NFT London Marylebone (East)

Marylebone (East)

Granted, the plush boutiques and old moneyisms of Marylebone are far removed from most Londoners' lives, but that's not to say you can't go window shopping, and with VV Rouleaux and The Button Queen nearby, you could even craft your own outfit. Don't forget to stop in at Claridge's to tell Gordon Ramsay to f*** off, then sedate yourself in the beautiful book haven that is Daunt.


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Posted By:  Claire Storrow
Photo:  Claire Storrow

Saint Espresso
I had an interesting conversation with someone recently where they referred to "hipster coffee" with a derisory tone. "What do you mean 'hipster' coffee?" I asked. "Oh you know, all that agonising over fresh beans, provenance, what temperature it is, what pressure you use..." they responded. "Oh, you mean 'good' coffee?" I said. Because there is this misconception that this is a hipster thing when really, this kind of love and attention to detail has been going on for decades. It's just one of many things that hipsters have "discovered" and to be fair, they have probably contributed to the evolution of coffee as we know it now. I don't have a problem with it, I would just rather people acknowledge that this means "good" coffee. Baker Street is a terrible place for a Londoner to find herself: hordes of tourists search for Benedict Cumberbatch; it is a boulevard of chain eateries with the odd independent hanging on for dear life. Thank god for Saint Espresso then, where I can get a decent cup of joe, before bracing myself to face the masses like a salmon trying to swim upstream. The day I went, they had Alchemy beans from Guatemala in the hopper. Hey, it's hip to be square when it comes to coffee.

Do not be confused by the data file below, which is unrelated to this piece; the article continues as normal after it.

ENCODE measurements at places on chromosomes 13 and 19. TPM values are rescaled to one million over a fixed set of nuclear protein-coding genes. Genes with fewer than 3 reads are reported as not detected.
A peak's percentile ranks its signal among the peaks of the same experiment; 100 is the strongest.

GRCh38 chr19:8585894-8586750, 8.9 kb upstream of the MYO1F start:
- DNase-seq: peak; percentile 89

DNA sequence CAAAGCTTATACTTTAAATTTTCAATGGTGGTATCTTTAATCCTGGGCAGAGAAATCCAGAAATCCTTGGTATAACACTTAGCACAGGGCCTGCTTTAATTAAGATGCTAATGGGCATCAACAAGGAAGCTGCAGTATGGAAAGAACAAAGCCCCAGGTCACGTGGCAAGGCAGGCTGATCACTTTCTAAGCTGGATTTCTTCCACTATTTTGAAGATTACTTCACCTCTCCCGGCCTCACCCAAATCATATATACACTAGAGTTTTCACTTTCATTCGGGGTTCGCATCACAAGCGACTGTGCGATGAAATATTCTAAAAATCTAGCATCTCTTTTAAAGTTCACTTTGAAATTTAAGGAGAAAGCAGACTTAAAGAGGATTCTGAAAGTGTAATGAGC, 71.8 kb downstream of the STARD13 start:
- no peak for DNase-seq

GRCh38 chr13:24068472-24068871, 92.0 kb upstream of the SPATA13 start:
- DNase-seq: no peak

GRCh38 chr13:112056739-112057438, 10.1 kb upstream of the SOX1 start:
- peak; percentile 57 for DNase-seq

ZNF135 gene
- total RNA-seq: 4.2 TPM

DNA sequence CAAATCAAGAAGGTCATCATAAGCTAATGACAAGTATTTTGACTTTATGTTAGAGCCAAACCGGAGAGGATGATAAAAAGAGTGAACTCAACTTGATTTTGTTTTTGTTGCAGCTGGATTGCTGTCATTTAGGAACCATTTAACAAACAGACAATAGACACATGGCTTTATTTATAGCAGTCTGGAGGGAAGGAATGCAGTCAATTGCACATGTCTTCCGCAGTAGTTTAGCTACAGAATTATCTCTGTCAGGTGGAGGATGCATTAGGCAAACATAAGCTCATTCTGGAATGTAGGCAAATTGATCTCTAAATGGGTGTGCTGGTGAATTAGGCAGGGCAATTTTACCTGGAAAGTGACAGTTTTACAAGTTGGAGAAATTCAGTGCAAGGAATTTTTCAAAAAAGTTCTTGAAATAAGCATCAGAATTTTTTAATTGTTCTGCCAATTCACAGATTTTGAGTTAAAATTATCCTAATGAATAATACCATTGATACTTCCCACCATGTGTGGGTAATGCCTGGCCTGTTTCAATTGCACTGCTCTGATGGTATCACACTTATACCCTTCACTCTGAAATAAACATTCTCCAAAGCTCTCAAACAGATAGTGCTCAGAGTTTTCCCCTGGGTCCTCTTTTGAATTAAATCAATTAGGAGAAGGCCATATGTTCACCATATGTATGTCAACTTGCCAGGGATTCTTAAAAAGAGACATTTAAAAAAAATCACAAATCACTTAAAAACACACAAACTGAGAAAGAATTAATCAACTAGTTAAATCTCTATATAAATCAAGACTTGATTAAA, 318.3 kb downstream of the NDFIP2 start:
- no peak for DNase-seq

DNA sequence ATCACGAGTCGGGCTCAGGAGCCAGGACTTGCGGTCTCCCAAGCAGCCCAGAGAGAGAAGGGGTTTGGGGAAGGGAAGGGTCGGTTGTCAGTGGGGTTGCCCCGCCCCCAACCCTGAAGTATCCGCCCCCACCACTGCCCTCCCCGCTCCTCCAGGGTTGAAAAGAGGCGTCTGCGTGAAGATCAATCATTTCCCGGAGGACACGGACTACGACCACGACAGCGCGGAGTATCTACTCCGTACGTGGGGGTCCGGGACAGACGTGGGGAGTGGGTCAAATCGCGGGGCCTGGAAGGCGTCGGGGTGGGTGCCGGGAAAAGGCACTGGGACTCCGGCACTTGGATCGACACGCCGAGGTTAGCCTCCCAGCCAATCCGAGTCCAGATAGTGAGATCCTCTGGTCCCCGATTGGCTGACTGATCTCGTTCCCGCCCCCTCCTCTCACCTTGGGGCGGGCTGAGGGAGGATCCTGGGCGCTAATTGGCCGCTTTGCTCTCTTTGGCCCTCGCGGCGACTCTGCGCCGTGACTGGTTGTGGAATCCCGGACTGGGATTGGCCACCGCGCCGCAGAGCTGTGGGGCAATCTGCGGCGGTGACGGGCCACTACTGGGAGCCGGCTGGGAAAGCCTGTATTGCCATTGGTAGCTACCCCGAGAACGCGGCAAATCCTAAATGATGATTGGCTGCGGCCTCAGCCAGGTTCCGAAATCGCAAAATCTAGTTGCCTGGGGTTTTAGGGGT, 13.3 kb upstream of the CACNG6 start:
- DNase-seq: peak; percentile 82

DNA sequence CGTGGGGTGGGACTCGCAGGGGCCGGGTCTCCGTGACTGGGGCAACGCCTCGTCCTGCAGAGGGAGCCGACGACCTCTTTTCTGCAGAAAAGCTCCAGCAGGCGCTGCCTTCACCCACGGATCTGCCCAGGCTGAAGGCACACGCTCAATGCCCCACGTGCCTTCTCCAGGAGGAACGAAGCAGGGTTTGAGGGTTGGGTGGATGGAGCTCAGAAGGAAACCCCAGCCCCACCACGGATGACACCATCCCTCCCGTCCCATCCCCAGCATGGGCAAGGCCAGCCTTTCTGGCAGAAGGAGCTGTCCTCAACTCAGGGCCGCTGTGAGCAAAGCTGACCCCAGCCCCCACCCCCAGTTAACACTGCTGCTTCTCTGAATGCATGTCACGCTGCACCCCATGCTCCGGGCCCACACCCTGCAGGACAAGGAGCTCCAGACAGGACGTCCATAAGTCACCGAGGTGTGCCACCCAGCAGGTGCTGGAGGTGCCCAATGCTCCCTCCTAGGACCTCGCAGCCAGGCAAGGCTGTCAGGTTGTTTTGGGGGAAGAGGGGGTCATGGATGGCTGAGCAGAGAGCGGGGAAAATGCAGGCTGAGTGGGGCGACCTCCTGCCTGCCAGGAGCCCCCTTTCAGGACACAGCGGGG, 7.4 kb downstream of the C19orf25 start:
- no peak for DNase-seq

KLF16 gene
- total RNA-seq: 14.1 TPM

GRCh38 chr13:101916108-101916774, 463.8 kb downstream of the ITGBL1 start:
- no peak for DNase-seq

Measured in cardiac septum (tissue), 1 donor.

Posted By:  Claire Storrow
Photo:  Claire Storrow

Postcard Teas
There is nothing more of an affront to your status as a Londoner than knowing about a place but never having been there. Postcard Teas is one of those places for me. It's been around about as long as I've lived here and I've heard it referred to in hushed tones amongst those in the know but didn't even realise it was an actual shop (you can order teas online too). In fact, this is one of those shops that people travel specifically to London to visit. It's not on a street that you may walk through regularly so stumbling across it as you search for a less congested route through the city (as I did on a wretched tube strike day) gives it an added aura of magic. It had actually started to tip it down as I arrived in what looks like a gallery space. The shopkeeper, taking pity, offered to make me a brew so I could sample my selected tea until the rain had passed. I've recently developed quite a taste for Pu-erh tea and discovered that trading in these leaves is a little bit like being part of a secret society. They come in different vintages according to age but for my entry level tastebuds I bought a caddy of Mr Liu's Nannuo Shan Cooked Pu-erh. Now you know about it--go visit.

Posted By:  Justine Forrest
Photo:  Justine Forrest

If you know your Alvar Aalto from your Eero Aarnio and that Verner Panton put his name to more than a colour palette, then Skandium will be a piece of heaven for you. If the previous sentence made no sense to you at all, but you appreciate the simple Scandinavian design style, then you may still want to check out Skandium's wares. Their stock comprises of a mixture of iconic designs (such as the Eames lounge chair) and newer, but equally stylish designs from Northern Europe. Other delights include a whole section of ceramic birds by Iittala, Marimekko fabrics and a corner devoted to chairs. Unsurprisingly the stuff sold here isn't cheap (and stuff is certainly not the right word for such high quality items) but it isn't entirely out of reach of mere mortals either. Personally, I'm saving for a Panton flowerpot lamp.